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ARSCLIST  March 2014

ARSCLIST March 2014

Subject:

Re: Radio voices, was Toothpaste

From:

Carl Pultz <[log in to unmask]>

Reply-To:

Association for Recorded Sound Discussion List <[log in to unmask]>

Date:

Wed, 12 Mar 2014 14:07:10 -0400

Content-Type:

text/plain

Parts/Attachments:

Parts/Attachments

text/plain (97 lines)

Lou, there's no dignity to an old fart with a broad brush - that's me. The
mere act of trying to be popular is dereliction; that's how old fashioned I
am. They very clearly cleared out the professional-sounding geezers to
youthen the sound. What did happen to Simon? Adapt and survive? Does he hit
the required quirkiness quotient? He was once very good, long ago, but
tradition is bunk.

Tom said it well, except that I like Ira. The trouble is when his show
became a runaway hit (with the help of other distinctive voices like Sara
Vowell and David Sedaris, both of whom I like very much), the network
decided this was The Formula. The WAY TO HOOK THE MILLENIALS - which is *THE
HOLY GRAIL* of future funding.

I don't know that for a fact, but it's too reminiscent of the old Hollywood
trick of anything that works once must of course work a hundred times, no
matter how contrived the imitations. To me, it panders, and there is no
worse offence.

Well, worse is the network's abject fealty to the White House, Congress, and
corporations, but that's another topic and I don't entirely blame them for
it.

-----Original Message-----
From: Association for Recorded Sound Discussion List
[mailto:[log in to unmask]] On Behalf Of Tom Fine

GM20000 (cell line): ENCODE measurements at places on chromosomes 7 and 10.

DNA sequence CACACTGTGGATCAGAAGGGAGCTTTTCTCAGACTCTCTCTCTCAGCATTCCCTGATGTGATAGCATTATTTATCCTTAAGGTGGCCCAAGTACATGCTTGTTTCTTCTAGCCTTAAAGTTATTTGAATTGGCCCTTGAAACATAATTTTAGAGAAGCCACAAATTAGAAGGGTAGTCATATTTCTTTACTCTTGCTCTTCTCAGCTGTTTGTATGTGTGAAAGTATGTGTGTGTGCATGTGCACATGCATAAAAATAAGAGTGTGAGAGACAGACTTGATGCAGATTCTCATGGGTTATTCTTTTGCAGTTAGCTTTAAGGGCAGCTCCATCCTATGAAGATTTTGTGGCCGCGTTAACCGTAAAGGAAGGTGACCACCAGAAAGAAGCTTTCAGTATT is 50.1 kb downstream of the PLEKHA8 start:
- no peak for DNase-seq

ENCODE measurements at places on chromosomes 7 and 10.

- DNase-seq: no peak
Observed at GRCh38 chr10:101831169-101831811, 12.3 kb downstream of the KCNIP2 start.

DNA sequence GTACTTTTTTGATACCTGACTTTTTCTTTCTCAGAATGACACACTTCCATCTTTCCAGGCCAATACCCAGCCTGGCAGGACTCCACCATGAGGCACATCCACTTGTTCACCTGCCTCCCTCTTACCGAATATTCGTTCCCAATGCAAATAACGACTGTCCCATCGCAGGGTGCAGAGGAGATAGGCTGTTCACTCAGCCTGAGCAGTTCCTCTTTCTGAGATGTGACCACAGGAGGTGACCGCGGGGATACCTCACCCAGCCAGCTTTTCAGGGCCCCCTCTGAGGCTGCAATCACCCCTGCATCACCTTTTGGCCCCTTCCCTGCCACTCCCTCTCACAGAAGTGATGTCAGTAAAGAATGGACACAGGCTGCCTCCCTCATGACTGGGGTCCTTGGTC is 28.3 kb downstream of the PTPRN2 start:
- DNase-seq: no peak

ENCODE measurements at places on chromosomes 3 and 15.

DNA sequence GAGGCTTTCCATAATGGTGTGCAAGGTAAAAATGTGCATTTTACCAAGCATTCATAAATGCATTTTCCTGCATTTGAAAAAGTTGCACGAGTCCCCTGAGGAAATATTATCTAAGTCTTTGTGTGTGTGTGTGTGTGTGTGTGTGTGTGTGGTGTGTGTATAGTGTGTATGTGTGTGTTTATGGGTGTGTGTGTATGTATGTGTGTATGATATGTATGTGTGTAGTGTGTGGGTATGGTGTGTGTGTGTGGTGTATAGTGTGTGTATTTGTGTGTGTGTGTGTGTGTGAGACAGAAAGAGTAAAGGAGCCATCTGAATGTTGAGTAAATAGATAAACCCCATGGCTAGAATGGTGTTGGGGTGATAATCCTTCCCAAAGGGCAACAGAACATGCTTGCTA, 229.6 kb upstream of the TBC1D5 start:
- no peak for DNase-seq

Sent: Wednesday, March 12, 2014 1:06 PM
To: [log in to unmask]
Subject: Re: [ARSCLIST] Radio voices, was Toothpaste

I'll name Ira Glass (Gwass). Come on, I don't care how interesting some of
those shows might be, a guy who can't pronounce "L" correctly shouldn't be
doing radio hosting. I agree about Scott Simon, plus he sounds like he has
bad dentures sometimes (strange whistling sounds in his mouth). And many of
their younger-sounding reporters talk in questions or talk in that "hipster"
style of halting and attempting to "dead-pan" everything. I think it's an
attempt at irony. It's unamusing and unprofessional, in my opinion.

What's really ironic is that NPR has worked very hard over the years, at
least in their studios and production venues, to perfect the recording and
transmission of the human voice. When they have someone with a beautiful
voice -- as long as the local station isn't over-compressing so the
pronunciation dynamics are crunched -- it sounds really good. Now in this
age of cutbacks at all the for-profit news outlets (TV and radio), why can't
NPR go out there and hire the very best voices.

One thing I will say about NPR, which is a definite plus over local TV news,
cable TV news and some of the network TV news people. NPR people can read
their scripts clearly and with proper pacing and rarely get tongue-tied or
mis-read things. This used to be minimum industry standard in professional
electronic journalism, but that time is apparently long passed. Not only are
local and cable TV news people incapable of reading aloud, whoever writes
their scripts often appear to be semi-literate. I try to be amused because
getting worked up about the unprofessionalism is akin to raging at the wind
or the moon.

-- Tom Fine

----- Original Message -----
From: "Lou Judson" <[log in to unmask]>
To: <[log in to unmask]>
Sent: Wednesday, March 12, 2014 11:50 AM
Subject: [ARSCLIST] Radio voices, was Toothpaste


> I'd b e curious which voices you mean. Is it beneath our dignity to name
names?
>
> Scott Simon has always annoyed me, especially his laugh, such that I no
longer listen to weekend 
> edition.
>
> The 2 new magazine programs in the mid-day are a sad replacement for the
long form Talk of the 
> Nation...
>
> etc.
> <L>
> Lou Judson
> Intuitive Audio
> 415-883-2689
>
> On Mar 12, 2014, at 4:42 AM, Carl Pultz wrote:
>
>> Regarding the basic suitability of voices for broadcasting, I'm flummoxed
by some of the choices 
>> NPR is making. I've never cared about beautiful voices, but in a visual
culture that is so 
>> concerned about just the right look, how is it that we are expected to
accept aural ugliness? Ear 
>> of the beholder? I'm too old to understand, but my guess is it's an
immature, half-educated, 
>> nitwit management who assume, naturally, what the ideal should be -
people who sound just like 
>> them. It's the dictatorship of the "creative class."
>
> 

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